Apple is adding iNsult to iNjury for its Canadian customers.
The tech giant has announced that it is raising prices in its app store as the loonie has dropped to 69 cents against the U.S. greenback (it was around $0.82 a year ago).
News of the price increase came in a memo to developers that was obtained by The Next Web.
Prices for Apple's cheapest apps will jump 17 per cent from $1.19 to $1.39, while products that used to cost $50 will now go for $69.99.
Retail prices in the App Store will also increase in New Zealand, Mexico, Israel, Russia, South Africa and Singapore.
And it's happening because Apple's stockholders don't want the company to eat the cost of a slumping loonie, tech analyst Carmi Levy told The Toronto Star.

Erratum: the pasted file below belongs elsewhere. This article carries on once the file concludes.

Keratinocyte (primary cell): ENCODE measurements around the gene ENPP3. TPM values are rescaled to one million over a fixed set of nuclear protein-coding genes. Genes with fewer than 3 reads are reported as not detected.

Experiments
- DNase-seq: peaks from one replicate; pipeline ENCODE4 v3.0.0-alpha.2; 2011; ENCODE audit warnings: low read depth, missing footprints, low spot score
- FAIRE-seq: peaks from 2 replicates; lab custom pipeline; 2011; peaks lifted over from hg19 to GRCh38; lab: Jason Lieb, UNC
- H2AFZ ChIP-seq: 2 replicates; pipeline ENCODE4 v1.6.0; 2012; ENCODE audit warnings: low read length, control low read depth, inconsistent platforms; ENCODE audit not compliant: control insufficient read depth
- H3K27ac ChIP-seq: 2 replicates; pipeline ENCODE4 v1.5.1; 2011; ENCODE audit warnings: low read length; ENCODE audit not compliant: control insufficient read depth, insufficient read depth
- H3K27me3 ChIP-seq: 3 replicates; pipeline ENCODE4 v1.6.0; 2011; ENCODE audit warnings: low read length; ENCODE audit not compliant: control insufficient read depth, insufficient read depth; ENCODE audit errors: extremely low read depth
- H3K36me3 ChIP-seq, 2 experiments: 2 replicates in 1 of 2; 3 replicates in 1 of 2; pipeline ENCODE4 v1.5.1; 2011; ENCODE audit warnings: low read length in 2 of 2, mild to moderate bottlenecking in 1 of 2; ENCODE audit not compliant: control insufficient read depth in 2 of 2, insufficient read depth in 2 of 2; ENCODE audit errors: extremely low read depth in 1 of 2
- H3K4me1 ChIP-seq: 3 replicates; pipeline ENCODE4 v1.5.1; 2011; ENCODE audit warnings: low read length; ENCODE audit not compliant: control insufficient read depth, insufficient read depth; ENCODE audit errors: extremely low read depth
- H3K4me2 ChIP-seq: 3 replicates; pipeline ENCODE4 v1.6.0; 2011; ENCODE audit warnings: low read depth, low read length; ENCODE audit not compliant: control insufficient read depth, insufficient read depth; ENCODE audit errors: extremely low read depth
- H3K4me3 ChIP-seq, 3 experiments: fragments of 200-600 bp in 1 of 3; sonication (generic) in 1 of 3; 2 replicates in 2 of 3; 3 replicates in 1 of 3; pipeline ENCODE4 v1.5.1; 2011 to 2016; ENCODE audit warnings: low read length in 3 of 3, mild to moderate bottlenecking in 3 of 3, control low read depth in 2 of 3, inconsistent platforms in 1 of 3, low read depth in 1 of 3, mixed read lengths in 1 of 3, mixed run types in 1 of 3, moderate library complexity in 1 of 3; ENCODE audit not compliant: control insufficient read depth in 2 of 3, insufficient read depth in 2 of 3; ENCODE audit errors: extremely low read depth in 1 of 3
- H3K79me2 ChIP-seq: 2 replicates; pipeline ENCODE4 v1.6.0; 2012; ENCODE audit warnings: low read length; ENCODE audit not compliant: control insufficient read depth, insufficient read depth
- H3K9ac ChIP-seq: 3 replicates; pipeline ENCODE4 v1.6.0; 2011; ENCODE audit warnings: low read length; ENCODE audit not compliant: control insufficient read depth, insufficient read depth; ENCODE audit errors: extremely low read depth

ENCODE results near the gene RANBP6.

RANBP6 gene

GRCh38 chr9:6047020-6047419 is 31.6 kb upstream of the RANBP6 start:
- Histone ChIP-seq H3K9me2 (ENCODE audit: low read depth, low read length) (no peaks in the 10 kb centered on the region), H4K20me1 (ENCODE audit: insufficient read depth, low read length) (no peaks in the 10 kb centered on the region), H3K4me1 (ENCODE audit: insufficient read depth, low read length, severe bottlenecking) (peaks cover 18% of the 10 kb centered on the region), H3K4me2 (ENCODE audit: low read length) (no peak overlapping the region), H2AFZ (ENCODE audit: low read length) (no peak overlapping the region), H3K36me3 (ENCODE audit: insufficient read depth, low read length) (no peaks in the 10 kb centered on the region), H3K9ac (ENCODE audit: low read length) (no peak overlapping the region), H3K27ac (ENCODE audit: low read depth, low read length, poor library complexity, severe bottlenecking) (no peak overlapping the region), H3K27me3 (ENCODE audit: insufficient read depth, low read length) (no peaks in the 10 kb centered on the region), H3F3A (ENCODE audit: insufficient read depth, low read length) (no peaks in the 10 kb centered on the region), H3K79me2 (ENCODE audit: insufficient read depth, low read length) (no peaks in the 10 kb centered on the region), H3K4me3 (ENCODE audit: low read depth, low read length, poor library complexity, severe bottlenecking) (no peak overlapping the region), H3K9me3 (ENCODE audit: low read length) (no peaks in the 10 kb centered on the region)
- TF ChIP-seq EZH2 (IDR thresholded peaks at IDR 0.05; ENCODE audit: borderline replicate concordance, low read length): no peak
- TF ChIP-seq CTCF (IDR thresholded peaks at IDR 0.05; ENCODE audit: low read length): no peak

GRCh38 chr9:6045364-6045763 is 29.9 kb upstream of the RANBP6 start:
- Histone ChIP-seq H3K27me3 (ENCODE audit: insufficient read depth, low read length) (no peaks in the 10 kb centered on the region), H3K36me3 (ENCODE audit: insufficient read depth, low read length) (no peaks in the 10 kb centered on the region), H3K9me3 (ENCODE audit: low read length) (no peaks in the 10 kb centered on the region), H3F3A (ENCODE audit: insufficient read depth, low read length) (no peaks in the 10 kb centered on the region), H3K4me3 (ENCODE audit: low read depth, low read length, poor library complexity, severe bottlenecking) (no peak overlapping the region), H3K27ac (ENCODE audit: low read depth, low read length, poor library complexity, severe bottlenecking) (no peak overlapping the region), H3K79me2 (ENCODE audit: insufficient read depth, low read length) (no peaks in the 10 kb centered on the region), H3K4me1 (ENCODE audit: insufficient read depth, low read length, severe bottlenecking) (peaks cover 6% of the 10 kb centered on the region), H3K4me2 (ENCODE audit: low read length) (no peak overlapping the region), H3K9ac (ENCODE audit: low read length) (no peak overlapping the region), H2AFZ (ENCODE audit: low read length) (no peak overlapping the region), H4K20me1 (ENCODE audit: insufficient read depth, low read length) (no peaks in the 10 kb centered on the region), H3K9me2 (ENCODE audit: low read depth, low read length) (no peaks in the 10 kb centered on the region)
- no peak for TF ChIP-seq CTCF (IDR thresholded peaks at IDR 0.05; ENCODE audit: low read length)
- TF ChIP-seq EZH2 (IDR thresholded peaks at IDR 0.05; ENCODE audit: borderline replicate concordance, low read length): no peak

"Where Apple will run into headwinds is the significant size of this particular price increase," he told the newspaper. "It adds insult to injury to Canadians dealing with more expensive necessities like food that even a digital escape from reality will now cost quite a bit more."
The Star noted that Apple isn't the only company raising prices on Canadians.
Telus, Bell Mobility and Rogers are also hiking their prices in order to maintain their profits.
Bell is imposing a $5 increase on plans for new customers. Telus is raising its rate plan for renewals and new contracts by $5. Rogers is also increasing prices on various plans.
But tech products aren't the only ones making Canadians feel the pinch as the value of the loonie keeps falling.
The price of produce has been raising eyebrows at Canadian grocery stores throughout January.
Avg. price for one kilo of apples in November 2015: $4.12
Avg. price for one kilo of celery in November 2015: $3.08
Also on HuffPost: